Excerpt from Swimming Back to Trout River by Linda Rui Feng , plus links to reviews, author biography & more

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Swimming Back to Trout River

by Linda Rui Feng

Swimming Back to Trout River by Linda Rui Feng X
Swimming Back to Trout River by Linda Rui Feng
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     Not Yet Rated
  • First Published:
    May 2021, 272 pages

    May 2022, 272 pages


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Book Reviewed by:
Jennifer Hon Khalaf
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About this Book

Print Excerpt

Two Children of Trout River Two Children of Trout River

THE TRAIN THAT WAS DELIVERING Junie to Trout River was just pulling out of the station and gathering speed, and already the compartment was filling up with cigarette smoke and the gregarious sound of sunflower seeds being cracked open. This was 1981, when trips traversing the length of China took days, and the passengers, having waited for that first lurch of the train, now sprang into action. They poured each other hot water for tea from a communal thermos stabilized inside a metal ring beneath the window where Junie sat on the lap of her mother, Cassia.

Cassia too was set into motion in her own way. She began to tell Junie over and over again to listen to her grandparents, as if some urgent and collaborative task awaited them at the end of the journey. The cadence of that litany—listen to them, they know what's good for you—merged with the rhythmic rattle of the train until the two sounds became indistinguishable. To Junie, who was five and wasn't otherwise prone to premonitions of loss, it seemed as though something unprecedented was about to happen, and it made her almost afraid, until the scenery outside the window began to change. Junie had never seen so many dewy rivers and paddies, or so many trembling shades of green, and they exerted a tug on her that the snowy landscapes of her birthplace had never done.

Throughout their trip, passengers in adjacent bunks, noticing Junie's empty trouser legs, asked Cassia about them, believing themselves to be striking up a conversation with a somber woman who needed company. But Cassia pretended not to hear them, and after this happened a couple of times, no one asked again.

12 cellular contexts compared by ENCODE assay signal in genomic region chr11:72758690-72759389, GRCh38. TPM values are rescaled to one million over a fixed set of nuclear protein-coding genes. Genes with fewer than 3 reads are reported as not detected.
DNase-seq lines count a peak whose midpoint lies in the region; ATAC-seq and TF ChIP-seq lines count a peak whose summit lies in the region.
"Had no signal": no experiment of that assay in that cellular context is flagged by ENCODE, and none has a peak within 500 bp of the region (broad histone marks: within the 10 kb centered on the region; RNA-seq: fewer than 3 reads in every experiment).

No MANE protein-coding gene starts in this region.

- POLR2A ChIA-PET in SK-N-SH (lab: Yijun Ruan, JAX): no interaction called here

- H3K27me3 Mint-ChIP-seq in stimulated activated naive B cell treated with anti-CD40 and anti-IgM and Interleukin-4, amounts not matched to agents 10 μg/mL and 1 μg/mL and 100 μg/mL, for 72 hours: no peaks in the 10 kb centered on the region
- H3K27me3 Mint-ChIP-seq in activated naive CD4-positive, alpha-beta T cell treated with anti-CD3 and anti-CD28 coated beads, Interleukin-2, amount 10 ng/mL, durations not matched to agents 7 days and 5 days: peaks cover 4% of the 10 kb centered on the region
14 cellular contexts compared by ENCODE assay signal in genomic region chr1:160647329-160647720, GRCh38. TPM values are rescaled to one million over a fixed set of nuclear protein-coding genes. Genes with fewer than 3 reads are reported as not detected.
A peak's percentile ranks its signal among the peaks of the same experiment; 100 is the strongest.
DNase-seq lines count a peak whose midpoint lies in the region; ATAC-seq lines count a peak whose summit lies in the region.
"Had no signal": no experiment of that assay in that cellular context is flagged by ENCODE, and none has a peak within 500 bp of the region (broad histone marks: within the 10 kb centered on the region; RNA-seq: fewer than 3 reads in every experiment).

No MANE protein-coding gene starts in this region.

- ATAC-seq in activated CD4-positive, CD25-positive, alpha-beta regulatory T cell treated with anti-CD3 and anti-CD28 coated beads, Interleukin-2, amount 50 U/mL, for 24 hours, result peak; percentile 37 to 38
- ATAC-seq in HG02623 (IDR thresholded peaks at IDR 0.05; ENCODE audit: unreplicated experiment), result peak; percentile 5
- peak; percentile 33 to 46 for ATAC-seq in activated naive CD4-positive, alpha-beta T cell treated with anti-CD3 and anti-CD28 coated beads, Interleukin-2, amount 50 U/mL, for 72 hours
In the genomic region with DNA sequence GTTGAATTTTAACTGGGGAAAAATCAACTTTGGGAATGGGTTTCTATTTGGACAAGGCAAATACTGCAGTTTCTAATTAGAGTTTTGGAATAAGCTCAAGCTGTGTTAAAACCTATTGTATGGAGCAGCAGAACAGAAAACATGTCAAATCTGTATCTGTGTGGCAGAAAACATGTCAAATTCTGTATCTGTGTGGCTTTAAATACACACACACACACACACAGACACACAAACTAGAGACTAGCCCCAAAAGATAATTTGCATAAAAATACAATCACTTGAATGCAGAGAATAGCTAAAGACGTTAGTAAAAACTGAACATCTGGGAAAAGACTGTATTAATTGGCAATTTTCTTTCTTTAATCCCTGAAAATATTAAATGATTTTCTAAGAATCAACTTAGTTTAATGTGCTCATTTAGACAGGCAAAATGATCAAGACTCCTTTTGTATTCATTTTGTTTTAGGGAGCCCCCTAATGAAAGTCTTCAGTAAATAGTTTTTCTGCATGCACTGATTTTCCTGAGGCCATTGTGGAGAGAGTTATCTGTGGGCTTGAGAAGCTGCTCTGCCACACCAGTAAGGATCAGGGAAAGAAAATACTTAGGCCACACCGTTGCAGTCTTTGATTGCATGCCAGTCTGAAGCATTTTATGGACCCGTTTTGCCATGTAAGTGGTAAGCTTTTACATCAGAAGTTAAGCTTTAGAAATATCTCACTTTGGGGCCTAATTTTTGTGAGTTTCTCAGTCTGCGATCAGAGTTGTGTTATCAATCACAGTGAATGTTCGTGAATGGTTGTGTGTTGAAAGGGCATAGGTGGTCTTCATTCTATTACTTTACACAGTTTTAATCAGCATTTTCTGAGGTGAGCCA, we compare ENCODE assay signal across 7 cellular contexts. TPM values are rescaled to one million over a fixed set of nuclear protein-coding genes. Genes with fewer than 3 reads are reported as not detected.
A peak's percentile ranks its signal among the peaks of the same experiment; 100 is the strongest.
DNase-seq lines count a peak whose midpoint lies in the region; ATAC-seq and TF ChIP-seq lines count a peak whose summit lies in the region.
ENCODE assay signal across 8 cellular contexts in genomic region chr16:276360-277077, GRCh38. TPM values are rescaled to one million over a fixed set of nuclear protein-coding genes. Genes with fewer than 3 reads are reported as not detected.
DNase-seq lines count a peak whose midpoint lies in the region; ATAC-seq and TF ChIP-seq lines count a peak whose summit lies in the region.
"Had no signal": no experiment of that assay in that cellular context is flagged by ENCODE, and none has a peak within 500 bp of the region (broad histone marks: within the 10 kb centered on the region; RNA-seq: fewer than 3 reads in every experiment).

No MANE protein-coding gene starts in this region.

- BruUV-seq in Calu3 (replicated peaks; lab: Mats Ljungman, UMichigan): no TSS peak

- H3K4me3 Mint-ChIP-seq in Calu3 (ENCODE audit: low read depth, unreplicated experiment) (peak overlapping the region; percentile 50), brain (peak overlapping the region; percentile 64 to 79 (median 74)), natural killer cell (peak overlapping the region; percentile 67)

She knew that if her husband Momo were here, he would never ignore these proddings. He always educated his inquisitors, sometimes even chided them in outbursts, saying something like, Many forms of human locomotion are possible.

Momo was a believer in possibilities. That was the best thing about him, but also the worst.

Earlier that year, Momo left for graduate school in America, and it was understood that in a year or two Cassia would follow. The night before his departure, he managed to borrow a violin that someone, somewhere, had made into a size that fit a child's fingers.

It seemed to Cassia that an absurd amount of craft went into making such a miniature instrument—something that even for adults was a luxury, and even contraband not long ago, during the Cultural Revolution. The fact that it was made in the first place presumed a kind of child prodigy who would, against all odds, make all this arcane skill worthwhile.

But Momo didn't think it absurd, and his impending absence from Junie only made him more determined to start her on music—not just any kind of music, but the kind that had shaped him in his university years in a way Cassia didn't fully understand. In the wee hours of the morning before his departure, he insisted on giving Junie a last-minute violin lesson. After some cajoling and a tussle, it ended in a tantrum and tears. Cassia thought his desperation pitiable—what had he been thinking?? But she also knew she could never match his aspirations for their daughter, who was born with nothing below her knees—no tibias, no feet. Where her legs ended, the skin was smooth and the shapes perfectly rounded and unapologetic.

But Cassia rarely touched her there.

Unlike Momo, right now, she was determined to accomplish something very practical: to deliver Junie into the hands of her in-laws, to ensconce Junie in Trout River where Momo had grown up, and to make herself dispensable as a guardian. Whatever Junie would become—and Cassia could not fathom it any more than she could her own future—it had to start with this.

Outside the rattling train compartment, the gleaming railroad tracks merged and separated like undulating steel snakes. She pressed her mouth close to Junie's ear, as if she was sharing a conspiracy with her: "Remember that time when your dad was little and Grandma thought a tiger snatched him up?"


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